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Nesting season causes turtles to cross roadways

MNDNR_snapping turtle_road nest.jpg
The Minnesota Department of Natural Resources is reminding people that turtles, such as this Snapping Turtle, are now crossing roads moving to familiar nesting locations. Allowing turtles to cross the roads is vital to the preservation of regional populations. Roadway mortality is believed to be a major factor in turtle population declines throughout the United States. (Submitted photo)

Turtles have places to be.

And June means that it is time for turtles to take a journey to their nesting location, which will often lead them to cross roadways.

It is important that turtles make it safely to their nesting locations for the area to maintain a healthy turtle population, Minnesota Department of Natural Resources Regional Non-game Wildlife Specialist Amy Westmark said on the phone with the Focus.

Turtles crossing roadways should be left alone to do so if they are not any danger. However, if a turtle does need to be moved out of a roadway they should be assisted only if it is safe to do so, Westmark said.

Those assisting smaller turtles, such as Blanding's or wood turtles, should be picked up by grabbing the midpoint of their shell, Westmark said. After the turtle has been picked up it should be moved in the direction that it was heading in and set free to go on its way once it is safely out of the roadway.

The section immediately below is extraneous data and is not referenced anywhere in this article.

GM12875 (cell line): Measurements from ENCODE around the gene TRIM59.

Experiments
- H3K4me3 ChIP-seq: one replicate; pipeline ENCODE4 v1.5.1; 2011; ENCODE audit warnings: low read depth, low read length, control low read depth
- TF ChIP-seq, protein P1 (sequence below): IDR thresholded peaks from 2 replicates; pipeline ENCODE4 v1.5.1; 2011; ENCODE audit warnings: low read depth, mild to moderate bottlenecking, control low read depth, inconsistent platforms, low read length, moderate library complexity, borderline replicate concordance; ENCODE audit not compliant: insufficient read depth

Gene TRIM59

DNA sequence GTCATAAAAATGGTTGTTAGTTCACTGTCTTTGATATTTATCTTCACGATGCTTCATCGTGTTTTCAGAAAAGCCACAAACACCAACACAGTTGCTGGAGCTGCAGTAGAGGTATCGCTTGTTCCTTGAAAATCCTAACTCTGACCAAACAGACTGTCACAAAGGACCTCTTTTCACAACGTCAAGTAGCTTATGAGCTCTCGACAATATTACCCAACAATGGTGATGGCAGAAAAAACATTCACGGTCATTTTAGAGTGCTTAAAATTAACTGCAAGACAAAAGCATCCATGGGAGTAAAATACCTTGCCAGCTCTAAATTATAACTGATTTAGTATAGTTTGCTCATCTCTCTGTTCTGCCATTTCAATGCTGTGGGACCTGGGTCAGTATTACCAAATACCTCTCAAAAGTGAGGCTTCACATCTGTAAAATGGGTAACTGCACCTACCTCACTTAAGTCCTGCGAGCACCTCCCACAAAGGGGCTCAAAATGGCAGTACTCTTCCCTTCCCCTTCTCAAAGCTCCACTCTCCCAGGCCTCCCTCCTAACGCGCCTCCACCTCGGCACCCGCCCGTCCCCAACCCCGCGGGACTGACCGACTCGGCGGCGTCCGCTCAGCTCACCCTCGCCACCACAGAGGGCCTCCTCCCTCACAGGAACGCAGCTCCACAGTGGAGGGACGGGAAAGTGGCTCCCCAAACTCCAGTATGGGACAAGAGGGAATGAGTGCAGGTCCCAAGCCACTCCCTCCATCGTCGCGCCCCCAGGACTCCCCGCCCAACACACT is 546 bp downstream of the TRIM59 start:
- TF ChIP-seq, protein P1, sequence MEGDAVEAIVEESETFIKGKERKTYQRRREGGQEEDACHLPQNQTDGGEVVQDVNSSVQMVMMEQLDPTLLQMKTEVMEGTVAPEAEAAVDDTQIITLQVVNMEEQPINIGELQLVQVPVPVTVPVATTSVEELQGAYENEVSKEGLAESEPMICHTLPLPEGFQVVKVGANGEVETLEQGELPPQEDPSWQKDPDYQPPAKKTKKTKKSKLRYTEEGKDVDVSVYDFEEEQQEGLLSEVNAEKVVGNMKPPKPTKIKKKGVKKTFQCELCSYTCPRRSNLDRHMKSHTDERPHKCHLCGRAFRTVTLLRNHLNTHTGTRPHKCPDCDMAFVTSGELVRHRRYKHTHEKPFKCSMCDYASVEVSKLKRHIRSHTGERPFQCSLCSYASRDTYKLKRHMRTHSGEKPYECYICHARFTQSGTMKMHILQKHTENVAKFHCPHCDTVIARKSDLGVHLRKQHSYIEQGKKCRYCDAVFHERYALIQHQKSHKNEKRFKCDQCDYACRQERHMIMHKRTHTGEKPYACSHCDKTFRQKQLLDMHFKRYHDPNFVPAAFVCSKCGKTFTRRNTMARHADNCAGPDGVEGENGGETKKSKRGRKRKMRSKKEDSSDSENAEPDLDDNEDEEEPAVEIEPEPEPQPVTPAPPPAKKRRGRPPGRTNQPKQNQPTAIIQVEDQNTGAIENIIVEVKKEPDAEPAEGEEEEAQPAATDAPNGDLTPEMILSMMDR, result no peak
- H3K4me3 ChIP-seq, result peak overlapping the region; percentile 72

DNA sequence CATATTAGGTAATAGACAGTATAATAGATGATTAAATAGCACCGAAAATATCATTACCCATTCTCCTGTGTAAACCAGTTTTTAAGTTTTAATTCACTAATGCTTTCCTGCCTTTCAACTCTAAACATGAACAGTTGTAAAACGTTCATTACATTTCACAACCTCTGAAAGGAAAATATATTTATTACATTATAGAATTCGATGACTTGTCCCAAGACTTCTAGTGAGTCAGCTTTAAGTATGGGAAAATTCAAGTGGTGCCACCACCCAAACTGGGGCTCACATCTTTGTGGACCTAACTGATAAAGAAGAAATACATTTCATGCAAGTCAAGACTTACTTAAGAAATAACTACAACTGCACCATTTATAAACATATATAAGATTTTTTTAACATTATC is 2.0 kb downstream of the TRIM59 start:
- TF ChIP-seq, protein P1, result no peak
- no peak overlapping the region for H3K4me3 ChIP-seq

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Larger turtles, such as snapping turtles, should be left to go about their business unless assisting them is absolutely necessary as they can be more dangerous, Westmark said.

If assisting a snapping turtle across a roadway is necessary they should never be picked up by their tail, as doing so can damage their spines. They should instead be picked up by their back legs, Westmark said. The other option is to use a stick or shovel to prod them across or if they bite onto the object they can be dragged in the direction they were heading, Westmark said.

The DNR asks that anyone who assists a turtle crossing a roadway to document the assist on the DNR’s website, Westmark said.

For more information visit dnr.state.mn.us/reptiles_amphibians/helping-turtles-roads .

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